Obviously, without getting into Einstein and theories of relativity, we can’t really do much to change our age or the flow of time.  However, sleep and nutrition are things we actually do have control over.  Eating those all-important whole and natural nutrient dense foods will go a long way in aiding your recovery.  Be sure to eat enough calories, though. Starving yourself will only stress your body out, and if you’re wondering what too much stress does to your body, scroll up a few paragraphs where excess cortisol was explained.  The same goes with sleep.  Get enough of it.  Have a set time you go to bed and wake up in the morning, shooting for at least 8 hours.  Not getting enough sleep stresses you out, and I hope things are starting to sound redundant by now.  Also, as you increase activity level, you should also increase calorie consumption and the amount of sleep you get.

If those last two recommendations don’t sound like fun to you, just pretend you’re nine years old again.  What nine year old wouldn’t want to be told to eat and sleep more?  Those are basically the primary functions of a nine year old. Now that you’re all jacked up on information about the joys of cortisol, how do you know when to go to the gym and when to stay home?  Well, if your goal is to start going to the gym more, then I’d suggest you start by going to the gym more, as strong habits build strong people. Just know you don’t have to push yourself super hard every time you go.  Sometimes you should scale back the intensity and the weight, sometimes you should go for a nice, relaxing row.  These are all things that can aid in your recovery. Most importantly, you should make really good friends with a foam roller and a lacrosse ball.  Engaging in stretching, mobility, and myofascial release in conjunction with light cardio is one of your body’s best tools for recovery and maintaining nominal levels of cortisol.

If going to the gym and not ending up in a sweaty heap on the floor doesn’t sound very CrossFit to you, I suggest you remember these two things: 1) Lifting weight and working out doesn’t make you stronger, RECOVERING from lifting weight and working out makes you stronger; meaning the better you recover, the stronger you become.  And 2) CrossFit is about more than just strength.  Remember, there are ten commandments…err… domains of fitness we live by.  Strength is one of them, but so are mobility and accuracy.  They are equally important tools in overall fitness as strength is.  Meaning having a light day at the gym to recover, get more flexible, and get better at those push jerks and double unders that have been baffling you is very CrossFit indeed.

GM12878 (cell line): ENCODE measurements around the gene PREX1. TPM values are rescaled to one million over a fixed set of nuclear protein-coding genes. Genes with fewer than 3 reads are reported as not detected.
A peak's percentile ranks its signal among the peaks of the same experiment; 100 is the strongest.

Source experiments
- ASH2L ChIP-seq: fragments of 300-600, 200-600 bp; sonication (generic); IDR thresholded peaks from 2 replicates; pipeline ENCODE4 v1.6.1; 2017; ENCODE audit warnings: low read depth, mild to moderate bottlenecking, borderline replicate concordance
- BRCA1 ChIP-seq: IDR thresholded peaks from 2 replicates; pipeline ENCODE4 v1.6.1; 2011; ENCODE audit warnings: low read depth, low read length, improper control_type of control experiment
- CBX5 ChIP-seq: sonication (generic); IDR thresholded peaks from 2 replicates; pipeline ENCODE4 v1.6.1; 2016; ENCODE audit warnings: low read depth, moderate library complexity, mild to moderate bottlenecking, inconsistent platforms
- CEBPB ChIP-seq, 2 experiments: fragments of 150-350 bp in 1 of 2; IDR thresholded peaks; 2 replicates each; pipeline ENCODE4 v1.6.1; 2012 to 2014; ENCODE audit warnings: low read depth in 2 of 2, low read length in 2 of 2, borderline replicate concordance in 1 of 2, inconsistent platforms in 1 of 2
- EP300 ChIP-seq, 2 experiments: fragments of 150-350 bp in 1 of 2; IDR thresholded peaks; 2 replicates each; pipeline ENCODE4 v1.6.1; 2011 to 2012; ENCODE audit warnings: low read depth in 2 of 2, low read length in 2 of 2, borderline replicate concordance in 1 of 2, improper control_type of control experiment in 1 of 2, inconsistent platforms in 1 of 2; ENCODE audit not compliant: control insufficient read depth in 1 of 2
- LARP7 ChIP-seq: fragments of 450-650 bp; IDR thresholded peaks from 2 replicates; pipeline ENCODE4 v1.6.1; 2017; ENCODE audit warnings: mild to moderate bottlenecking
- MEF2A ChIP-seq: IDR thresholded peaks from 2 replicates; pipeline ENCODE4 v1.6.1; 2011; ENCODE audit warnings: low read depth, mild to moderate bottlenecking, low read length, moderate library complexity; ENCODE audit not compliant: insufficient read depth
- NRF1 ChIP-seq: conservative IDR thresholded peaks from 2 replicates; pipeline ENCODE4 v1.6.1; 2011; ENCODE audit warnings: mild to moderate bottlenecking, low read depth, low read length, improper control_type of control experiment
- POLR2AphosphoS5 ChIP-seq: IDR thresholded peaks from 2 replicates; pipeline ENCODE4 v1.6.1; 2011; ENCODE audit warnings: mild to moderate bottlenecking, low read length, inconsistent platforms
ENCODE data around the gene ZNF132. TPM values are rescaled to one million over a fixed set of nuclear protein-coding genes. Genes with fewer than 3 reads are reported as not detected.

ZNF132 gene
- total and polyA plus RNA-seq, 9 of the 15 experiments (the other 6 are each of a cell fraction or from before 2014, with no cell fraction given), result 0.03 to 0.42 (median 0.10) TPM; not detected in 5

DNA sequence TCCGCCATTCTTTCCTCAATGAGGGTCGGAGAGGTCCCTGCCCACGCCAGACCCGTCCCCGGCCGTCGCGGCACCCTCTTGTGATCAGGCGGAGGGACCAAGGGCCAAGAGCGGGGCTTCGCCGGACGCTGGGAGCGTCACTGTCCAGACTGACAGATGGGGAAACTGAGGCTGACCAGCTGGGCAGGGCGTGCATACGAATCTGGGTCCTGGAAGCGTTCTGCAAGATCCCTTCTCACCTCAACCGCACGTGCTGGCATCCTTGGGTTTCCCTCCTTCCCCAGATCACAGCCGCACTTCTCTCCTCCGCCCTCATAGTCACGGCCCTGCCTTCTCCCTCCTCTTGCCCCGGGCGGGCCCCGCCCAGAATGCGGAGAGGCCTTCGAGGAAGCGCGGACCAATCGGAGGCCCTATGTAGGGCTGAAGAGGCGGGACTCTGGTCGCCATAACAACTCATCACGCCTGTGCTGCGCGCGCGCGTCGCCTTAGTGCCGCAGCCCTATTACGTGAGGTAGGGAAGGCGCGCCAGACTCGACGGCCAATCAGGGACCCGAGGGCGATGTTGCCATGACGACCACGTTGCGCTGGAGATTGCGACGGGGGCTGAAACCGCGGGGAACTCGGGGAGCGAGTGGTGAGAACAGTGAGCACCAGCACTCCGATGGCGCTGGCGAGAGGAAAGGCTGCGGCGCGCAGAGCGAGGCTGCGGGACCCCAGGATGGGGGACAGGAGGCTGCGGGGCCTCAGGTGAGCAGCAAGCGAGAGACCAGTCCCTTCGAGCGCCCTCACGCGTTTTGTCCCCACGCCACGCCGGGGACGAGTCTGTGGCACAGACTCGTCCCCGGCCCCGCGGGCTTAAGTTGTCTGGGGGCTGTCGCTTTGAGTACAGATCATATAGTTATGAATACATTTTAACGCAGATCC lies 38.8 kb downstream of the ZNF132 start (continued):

Over time and with a greater focus on recovery, you will become more apt and able to work out more intensely and more often.  The idea in training, just like in everything else, is to work smarter, not harder.  Listening to your body, knowing the signs of when to hold back, and recovering well will help put you on the fast track to one day having new CrossFitters gawking at you and the amazing things you have been able to train your body to accomplish.

Nicole Clark

Nicole Clark is a U.S. trained and licensed physiotherapist who became interested in physiotherapy through her experience as a competitive swimmer and runner. Nicole earned her Master of Science in Physiotherapy from Springfield College in 2003, graduating with honors. Her thesis was accepted to the Combined Sections Meeting of the American Physical Therapy Association in 2004. Nicole has sought post-graduate clinical education in such topics as trigger point dry needling, advanced treatment of the foot and ankle, orthotic fitting, corrective exercise, and joint mobilization.